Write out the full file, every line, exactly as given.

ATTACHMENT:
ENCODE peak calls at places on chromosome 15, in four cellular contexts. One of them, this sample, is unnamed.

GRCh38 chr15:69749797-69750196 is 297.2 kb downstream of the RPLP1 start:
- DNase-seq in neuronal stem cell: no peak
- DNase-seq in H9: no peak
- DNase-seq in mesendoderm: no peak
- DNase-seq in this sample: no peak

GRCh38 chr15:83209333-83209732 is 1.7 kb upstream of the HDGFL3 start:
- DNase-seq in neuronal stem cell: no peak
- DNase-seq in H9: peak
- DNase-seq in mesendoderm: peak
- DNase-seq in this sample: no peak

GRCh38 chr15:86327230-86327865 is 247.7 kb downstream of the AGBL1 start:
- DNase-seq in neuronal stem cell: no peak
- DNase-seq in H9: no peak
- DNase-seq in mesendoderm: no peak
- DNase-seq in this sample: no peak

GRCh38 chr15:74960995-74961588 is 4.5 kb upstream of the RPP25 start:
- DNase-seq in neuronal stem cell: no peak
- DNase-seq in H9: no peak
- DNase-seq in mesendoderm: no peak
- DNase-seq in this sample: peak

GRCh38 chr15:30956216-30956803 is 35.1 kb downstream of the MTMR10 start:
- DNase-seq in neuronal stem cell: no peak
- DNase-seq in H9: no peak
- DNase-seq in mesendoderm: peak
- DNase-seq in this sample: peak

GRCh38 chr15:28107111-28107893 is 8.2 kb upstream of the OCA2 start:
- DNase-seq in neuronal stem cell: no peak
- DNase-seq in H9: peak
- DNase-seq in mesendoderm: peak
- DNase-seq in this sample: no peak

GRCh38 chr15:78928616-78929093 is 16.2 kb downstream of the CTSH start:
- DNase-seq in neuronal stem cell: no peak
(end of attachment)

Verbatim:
ENCODE peak calls at places on chromosome 15, in four cellular contexts. One of them, this sample, is unnamed.

GRCh38 chr15:69749797-69750196 is 297.2 kb downstream of the RPLP1 start:
- DNase-seq in neuronal stem cell: no peak
- DNase-seq in H9: no peak
- DNase-seq in mesendoderm: no peak
- DNase-seq in this sample: no peak

GRCh38 chr15:83209333-83209732 is 1.7 kb upstream of the HDGFL3 start:
- DNase-seq in neuronal stem cell: no peak
- DNase-seq in H9: peak
- DNase-seq in mesendoderm: peak
- DNase-seq in this sample: no peak

GRCh38 chr15:86327230-86327865 is 247.7 kb downstream of the AGBL1 start:
- DNase-seq in neuronal stem cell: no peak
- DNase-seq in H9: no peak
- DNase-seq in mesendoderm: no peak
- DNase-seq in this sample: no peak

GRCh38 chr15:74960995-74961588 is 4.5 kb upstream of the RPP25 start:
- DNase-seq in neuronal stem cell: no peak
- DNase-seq in H9: no peak
- DNase-seq in mesendoderm: no peak
- DNase-seq in this sample: peak

GRCh38 chr15:30956216-30956803 is 35.1 kb downstream of the MTMR10 start:
- DNase-seq in neuronal stem cell: no peak
- DNase-seq in H9: no peak
- DNase-seq in mesendoderm: peak
- DNase-seq in this sample: peak

GRCh38 chr15:28107111-28107893 is 8.2 kb upstream of the OCA2 start:
- DNase-seq in neuronal stem cell: no peak
- DNase-seq in H9: peak
- DNase-seq in mesendoderm: peak
- DNase-seq in this sample: no peak

GRCh38 chr15:78928616-78929093 is 16.2 kb downstream of the CTSH start:
- DNase-seq in neuronal stem cell: no peak